Mr. Benish attributes the low take-up level to participants being overwhelmed by an abundance of retirement planning and investing information. “There's so much going on,” he said. “There are so many features.”

Among defined contribution plans for which Vanguard Group Inc., Malvern, Pa., is record keeper, the Roth participation rate was 9% in 2011. The rate was 5% in 2006. The percentage of plans offering the Roth option reached 49% in 2012 representing a steady annual climb from the 12% that offered it in 2006.

Jean Young, senior research analyst at the Vanguard Center for Retirement Research, said the new Roth conversion law could create some additional interest by participants and plans. “I wouldn't expect to see a lot of plans adding the conversion (option) because participant take-up rates are so low,” she said. “It's considered complicated. It won't be high on the sponsors' priority list.”

Among TIAA-CREF's 403(b) plan clients, about one-fourth to one-third offer a Roth option, but “the take-up has been modest,” Mr. Ray said.

Aon Hewitt's Ms. Borland said the biggest impediments for plans providing Roth options include sponsors' concerns about extra administrative work and additional time and effort for employee communication, as well as a relative lack of demand by participants.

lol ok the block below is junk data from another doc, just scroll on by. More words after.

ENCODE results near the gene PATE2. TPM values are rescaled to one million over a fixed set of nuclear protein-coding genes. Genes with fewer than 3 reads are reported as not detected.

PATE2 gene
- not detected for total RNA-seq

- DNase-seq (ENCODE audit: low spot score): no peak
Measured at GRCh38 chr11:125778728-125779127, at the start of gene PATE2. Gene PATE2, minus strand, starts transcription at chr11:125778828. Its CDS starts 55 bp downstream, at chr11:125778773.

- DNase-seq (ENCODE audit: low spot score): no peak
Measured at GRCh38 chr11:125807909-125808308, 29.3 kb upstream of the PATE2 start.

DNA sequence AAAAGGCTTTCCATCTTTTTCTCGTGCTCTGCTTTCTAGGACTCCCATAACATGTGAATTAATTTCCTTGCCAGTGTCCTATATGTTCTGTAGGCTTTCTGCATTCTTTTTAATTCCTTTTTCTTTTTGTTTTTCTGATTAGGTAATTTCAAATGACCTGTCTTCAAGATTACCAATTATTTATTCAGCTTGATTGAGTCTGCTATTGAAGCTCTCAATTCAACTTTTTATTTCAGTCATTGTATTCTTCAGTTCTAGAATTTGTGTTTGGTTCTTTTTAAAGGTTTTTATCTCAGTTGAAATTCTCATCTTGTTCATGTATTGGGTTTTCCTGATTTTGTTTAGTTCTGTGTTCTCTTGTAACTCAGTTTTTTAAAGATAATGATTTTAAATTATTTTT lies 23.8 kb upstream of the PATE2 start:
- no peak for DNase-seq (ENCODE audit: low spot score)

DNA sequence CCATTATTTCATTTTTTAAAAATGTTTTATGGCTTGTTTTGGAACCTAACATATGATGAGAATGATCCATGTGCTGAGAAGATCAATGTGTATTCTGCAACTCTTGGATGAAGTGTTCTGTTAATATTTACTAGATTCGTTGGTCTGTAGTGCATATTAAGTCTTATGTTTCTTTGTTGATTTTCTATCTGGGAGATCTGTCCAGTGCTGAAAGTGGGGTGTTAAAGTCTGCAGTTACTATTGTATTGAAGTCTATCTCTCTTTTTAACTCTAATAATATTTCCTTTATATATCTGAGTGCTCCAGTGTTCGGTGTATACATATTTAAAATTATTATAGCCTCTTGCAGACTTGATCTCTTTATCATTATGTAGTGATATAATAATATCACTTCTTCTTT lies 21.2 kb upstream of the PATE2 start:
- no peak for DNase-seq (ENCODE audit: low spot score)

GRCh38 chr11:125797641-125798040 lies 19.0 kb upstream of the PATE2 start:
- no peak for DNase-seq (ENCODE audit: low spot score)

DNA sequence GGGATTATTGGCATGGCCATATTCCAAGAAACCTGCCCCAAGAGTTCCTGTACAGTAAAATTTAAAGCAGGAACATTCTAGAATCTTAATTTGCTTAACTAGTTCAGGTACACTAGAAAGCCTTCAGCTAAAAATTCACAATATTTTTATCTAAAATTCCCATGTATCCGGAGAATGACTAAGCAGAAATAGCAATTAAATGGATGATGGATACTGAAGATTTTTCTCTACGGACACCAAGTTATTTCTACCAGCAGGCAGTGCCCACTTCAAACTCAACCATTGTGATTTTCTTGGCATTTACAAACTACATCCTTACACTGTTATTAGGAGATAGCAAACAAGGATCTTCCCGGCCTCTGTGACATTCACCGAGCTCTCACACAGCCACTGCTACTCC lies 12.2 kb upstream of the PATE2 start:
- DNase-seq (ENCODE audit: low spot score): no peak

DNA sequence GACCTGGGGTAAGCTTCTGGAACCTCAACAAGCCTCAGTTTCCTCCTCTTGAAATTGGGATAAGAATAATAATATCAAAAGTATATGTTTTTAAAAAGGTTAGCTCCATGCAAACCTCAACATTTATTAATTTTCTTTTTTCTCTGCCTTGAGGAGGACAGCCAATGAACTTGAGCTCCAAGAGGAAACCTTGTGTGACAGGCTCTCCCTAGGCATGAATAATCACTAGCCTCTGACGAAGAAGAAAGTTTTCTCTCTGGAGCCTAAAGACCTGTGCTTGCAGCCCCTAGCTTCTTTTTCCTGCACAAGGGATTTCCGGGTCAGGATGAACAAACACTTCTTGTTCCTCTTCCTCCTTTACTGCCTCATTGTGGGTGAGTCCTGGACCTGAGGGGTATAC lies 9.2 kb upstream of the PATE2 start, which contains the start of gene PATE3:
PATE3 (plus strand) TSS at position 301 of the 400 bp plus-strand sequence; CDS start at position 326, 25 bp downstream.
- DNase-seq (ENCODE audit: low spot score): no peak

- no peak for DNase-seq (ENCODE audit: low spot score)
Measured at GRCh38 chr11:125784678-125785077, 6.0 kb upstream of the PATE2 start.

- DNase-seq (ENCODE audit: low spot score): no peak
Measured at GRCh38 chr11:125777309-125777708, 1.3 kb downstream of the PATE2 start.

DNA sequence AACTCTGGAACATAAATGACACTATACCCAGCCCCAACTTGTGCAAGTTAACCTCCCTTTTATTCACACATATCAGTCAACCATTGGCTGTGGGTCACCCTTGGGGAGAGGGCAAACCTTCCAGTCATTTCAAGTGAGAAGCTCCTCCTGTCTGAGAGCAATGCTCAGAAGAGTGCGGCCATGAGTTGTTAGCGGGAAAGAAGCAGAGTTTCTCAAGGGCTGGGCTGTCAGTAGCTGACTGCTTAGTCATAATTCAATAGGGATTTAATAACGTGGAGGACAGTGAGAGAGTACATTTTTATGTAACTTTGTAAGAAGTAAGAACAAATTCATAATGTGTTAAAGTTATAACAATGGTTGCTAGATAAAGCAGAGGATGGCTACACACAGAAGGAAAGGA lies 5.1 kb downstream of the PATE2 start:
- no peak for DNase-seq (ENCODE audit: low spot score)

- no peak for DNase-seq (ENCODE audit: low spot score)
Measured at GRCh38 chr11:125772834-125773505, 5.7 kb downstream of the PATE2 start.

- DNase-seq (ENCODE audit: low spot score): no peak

Roth options are most popular among younger workers and those in middle-pay ranges, Ms. Borland said. A new participant in a DC plan would be more likely to choose a Roth than would someone who has participated for many years in the traditional 401(k).

According to Aon Hewitt research, 40% of DC plans offer Roth options. Of that group, 29% permit Roth conversions. But the conversion rate is in the “very low single digits,” Ms. Borland said.

In 2011, according to the latest available data, 8.1% of employees contributed to a Roth 401(k) where available, she added. n

This article originally appeared in the February 4, 2013 print issue as, "Don't expect a flood of Roth conversions".